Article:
It seems to me that a good unit for a Story Point would be ideal man-hour, not man-day.
This phrase sounds really, really strange, and not true. Where did you read that there is a correlation between Story Points and ideal man-day? Ideal man-days were maybe used in the early days of Scrum but, to me, Story Points (SPs) are a different thing...
Story Points are a way to to quantify the relative effort associated with a particular Product Backlog Item (PBI) which is composed of multiple tasks. Some teams use numeric sizing (i.e. a scale of 1 to 10) to estimate the "size" of a PBI, others use t-shirt sizes (XS, S, M, L, XL, XXL, XXXL), some use the Fibonacci sequence (1, 2, 3, 5, 8, 13, 21, 34, etc). And by the way, did you notice that SP are unit-less?
If I used days, most of my issues would have estimates 1/2 or 1.
So what? That would just mean that you have small PBIs, which is not a bad thing (at least not for the most important one). But don't forget that there are theoretically two level of estimation in Scrum: the Product Backlog level, in points, and the Sprint Backlog level, in hours. As I mentioned in the previous paragraph, PBI are composed of tasks and they should be split into tasks during the second part of the Sprint Planning Meeting. And tasks are then estimated in hours and the 16h rule applies here: a task should not exceed 16h. If it does, it is too big and should be split into smaller tasks (because we are too bad at estimating big things).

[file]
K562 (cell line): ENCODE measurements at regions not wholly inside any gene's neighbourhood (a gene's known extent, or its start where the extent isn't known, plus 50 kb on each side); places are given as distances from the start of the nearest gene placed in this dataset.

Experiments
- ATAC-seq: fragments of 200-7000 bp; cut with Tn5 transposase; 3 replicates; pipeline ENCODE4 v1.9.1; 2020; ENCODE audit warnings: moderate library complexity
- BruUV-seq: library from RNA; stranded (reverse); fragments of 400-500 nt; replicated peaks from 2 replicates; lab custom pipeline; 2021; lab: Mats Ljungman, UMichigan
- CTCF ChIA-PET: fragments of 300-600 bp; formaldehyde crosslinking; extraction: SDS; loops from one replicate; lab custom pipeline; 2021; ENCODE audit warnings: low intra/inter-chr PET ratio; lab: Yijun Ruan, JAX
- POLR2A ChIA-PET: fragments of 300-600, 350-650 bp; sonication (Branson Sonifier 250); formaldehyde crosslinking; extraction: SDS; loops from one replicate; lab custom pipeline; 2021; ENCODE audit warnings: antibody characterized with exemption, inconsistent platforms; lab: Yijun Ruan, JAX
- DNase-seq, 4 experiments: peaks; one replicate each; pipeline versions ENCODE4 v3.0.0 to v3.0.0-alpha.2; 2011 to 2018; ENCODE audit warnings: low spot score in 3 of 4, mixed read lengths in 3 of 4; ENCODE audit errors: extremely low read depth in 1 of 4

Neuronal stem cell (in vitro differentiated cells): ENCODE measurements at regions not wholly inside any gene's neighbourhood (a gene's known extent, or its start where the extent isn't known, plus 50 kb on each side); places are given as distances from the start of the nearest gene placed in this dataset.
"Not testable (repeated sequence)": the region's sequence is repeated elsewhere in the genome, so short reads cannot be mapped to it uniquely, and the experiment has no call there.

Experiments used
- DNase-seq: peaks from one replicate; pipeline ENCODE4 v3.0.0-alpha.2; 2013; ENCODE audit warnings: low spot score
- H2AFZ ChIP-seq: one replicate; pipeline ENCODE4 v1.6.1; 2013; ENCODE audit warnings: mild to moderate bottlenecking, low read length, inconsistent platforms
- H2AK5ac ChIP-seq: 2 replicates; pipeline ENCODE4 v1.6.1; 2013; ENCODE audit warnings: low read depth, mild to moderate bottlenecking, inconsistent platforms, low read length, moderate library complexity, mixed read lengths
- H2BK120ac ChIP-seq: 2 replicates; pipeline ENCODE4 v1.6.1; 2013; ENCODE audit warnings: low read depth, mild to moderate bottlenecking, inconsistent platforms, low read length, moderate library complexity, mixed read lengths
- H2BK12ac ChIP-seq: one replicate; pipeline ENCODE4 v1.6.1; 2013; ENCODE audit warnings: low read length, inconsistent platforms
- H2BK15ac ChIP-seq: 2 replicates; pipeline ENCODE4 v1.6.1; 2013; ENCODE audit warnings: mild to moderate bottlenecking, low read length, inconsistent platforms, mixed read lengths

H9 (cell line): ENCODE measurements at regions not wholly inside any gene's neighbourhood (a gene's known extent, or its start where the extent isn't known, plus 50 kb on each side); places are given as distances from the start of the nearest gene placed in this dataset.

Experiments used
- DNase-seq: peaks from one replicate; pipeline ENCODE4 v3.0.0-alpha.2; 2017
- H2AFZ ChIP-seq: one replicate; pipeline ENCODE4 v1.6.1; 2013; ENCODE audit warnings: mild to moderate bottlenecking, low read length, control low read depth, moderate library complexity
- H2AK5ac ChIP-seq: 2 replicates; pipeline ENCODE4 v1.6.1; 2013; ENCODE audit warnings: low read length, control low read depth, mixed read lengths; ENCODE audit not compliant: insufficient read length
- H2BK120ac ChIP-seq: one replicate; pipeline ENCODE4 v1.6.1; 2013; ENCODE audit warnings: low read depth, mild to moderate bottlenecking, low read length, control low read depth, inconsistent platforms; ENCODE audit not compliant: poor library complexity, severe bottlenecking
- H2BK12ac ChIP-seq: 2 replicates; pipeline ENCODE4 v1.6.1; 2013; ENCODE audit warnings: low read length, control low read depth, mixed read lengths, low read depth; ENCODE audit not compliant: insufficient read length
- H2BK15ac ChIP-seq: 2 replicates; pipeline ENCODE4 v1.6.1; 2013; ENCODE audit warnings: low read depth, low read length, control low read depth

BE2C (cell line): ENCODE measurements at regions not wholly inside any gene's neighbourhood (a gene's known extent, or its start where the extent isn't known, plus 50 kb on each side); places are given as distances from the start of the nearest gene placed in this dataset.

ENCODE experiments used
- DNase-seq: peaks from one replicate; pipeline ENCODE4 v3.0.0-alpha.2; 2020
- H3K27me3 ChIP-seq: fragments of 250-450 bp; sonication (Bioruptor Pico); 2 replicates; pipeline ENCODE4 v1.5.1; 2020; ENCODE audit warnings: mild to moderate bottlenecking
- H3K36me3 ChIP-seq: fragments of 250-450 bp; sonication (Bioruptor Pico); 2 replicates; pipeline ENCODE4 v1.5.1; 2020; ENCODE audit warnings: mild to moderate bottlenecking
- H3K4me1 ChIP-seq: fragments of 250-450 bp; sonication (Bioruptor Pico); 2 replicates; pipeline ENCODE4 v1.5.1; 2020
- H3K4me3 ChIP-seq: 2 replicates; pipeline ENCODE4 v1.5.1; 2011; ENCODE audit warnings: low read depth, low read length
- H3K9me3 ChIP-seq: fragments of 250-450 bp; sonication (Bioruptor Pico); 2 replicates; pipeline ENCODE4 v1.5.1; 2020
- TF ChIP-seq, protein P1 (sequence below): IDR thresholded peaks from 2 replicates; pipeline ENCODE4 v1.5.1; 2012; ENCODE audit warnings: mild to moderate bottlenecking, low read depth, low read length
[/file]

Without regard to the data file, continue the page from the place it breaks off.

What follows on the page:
Do you have any idea, why the use of ideal man-days is mentioned most often in the Scrum literature?
This is outdated anyway. Things might change in the future but the current consensus is to estimate in unit-less points. Points are entirely decorrelated from any time unit and this is intentional to avoid any mapping with real world unit, work capacity should be measured with the velocity (the amount of points a team can achieve in one iteration).